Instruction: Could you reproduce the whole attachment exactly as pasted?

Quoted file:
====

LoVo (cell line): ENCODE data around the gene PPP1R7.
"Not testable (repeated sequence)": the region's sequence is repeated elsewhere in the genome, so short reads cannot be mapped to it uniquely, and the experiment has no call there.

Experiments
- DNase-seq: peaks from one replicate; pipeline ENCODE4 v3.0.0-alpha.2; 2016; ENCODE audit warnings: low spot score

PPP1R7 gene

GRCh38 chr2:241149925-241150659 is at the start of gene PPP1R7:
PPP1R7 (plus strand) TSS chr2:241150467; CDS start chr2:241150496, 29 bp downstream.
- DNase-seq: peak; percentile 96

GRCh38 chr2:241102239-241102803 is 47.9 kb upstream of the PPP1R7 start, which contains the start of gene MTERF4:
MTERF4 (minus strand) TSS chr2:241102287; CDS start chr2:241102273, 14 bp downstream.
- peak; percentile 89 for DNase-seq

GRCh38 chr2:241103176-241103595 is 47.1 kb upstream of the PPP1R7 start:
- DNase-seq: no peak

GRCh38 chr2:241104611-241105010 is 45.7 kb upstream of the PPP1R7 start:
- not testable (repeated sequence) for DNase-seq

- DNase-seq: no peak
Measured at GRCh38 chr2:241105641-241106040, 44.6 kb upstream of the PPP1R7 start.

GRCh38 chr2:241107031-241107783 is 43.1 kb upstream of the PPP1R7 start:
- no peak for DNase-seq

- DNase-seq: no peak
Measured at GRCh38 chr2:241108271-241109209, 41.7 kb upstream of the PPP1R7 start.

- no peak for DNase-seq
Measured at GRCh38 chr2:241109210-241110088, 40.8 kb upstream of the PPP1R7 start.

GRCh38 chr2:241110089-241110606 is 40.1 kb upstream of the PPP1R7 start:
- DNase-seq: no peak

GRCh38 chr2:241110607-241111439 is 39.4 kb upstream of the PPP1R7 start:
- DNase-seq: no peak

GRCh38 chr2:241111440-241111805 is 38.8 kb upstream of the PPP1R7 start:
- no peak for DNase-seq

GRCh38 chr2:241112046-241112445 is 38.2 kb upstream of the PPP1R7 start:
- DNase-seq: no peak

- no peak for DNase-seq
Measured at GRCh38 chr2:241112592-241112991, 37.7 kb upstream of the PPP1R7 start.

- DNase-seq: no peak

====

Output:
LoVo (cell line): ENCODE data around the gene PPP1R7.
"Not testable (repeated sequence)": the region's sequence is repeated elsewhere in the genome, so short reads cannot be mapped to it uniquely, and the experiment has no call there.

Experiments
- DNase-seq: peaks from one replicate; pipeline ENCODE4 v3.0.0-alpha.2; 2016; ENCODE audit warnings: low spot score

PPP1R7 gene

GRCh38 chr2:241149925-241150659 is at the start of gene PPP1R7:
PPP1R7 (plus strand) TSS chr2:241150467; CDS start chr2:241150496, 29 bp downstream.
- DNase-seq: peak; percentile 96

GRCh38 chr2:241102239-241102803 is 47.9 kb upstream of the PPP1R7 start, which contains the start of gene MTERF4:
MTERF4 (minus strand) TSS chr2:241102287; CDS start chr2:241102273, 14 bp downstream.
- peak; percentile 89 for DNase-seq

GRCh38 chr2:241103176-241103595 is 47.1 kb upstream of the PPP1R7 start:
- DNase-seq: no peak

GRCh38 chr2:241104611-241105010 is 45.7 kb upstream of the PPP1R7 start:
- not testable (repeated sequence) for DNase-seq

- DNase-seq: no peak
Measured at GRCh38 chr2:241105641-241106040, 44.6 kb upstream of the PPP1R7 start.

GRCh38 chr2:241107031-241107783 is 43.1 kb upstream of the PPP1R7 start:
- no peak for DNase-seq

- DNase-seq: no peak
Measured at GRCh38 chr2:241108271-241109209, 41.7 kb upstream of the PPP1R7 start.

- no peak for DNase-seq
Measured at GRCh38 chr2:241109210-241110088, 40.8 kb upstream of the PPP1R7 start.

GRCh38 chr2:241110089-241110606 is 40.1 kb upstream of the PPP1R7 start:
- DNase-seq: no peak

GRCh38 chr2:241110607-241111439 is 39.4 kb upstream of the PPP1R7 start:
- DNase-seq: no peak

GRCh38 chr2:241111440-241111805 is 38.8 kb upstream of the PPP1R7 start:
- no peak for DNase-seq

GRCh38 chr2:241112046-241112445 is 38.2 kb upstream of the PPP1R7 start:
- DNase-seq: no peak

- no peak for DNase-seq
Measured at GRCh38 chr2:241112592-241112991, 37.7 kb upstream of the PPP1R7 start.

- DNase-seq: no peak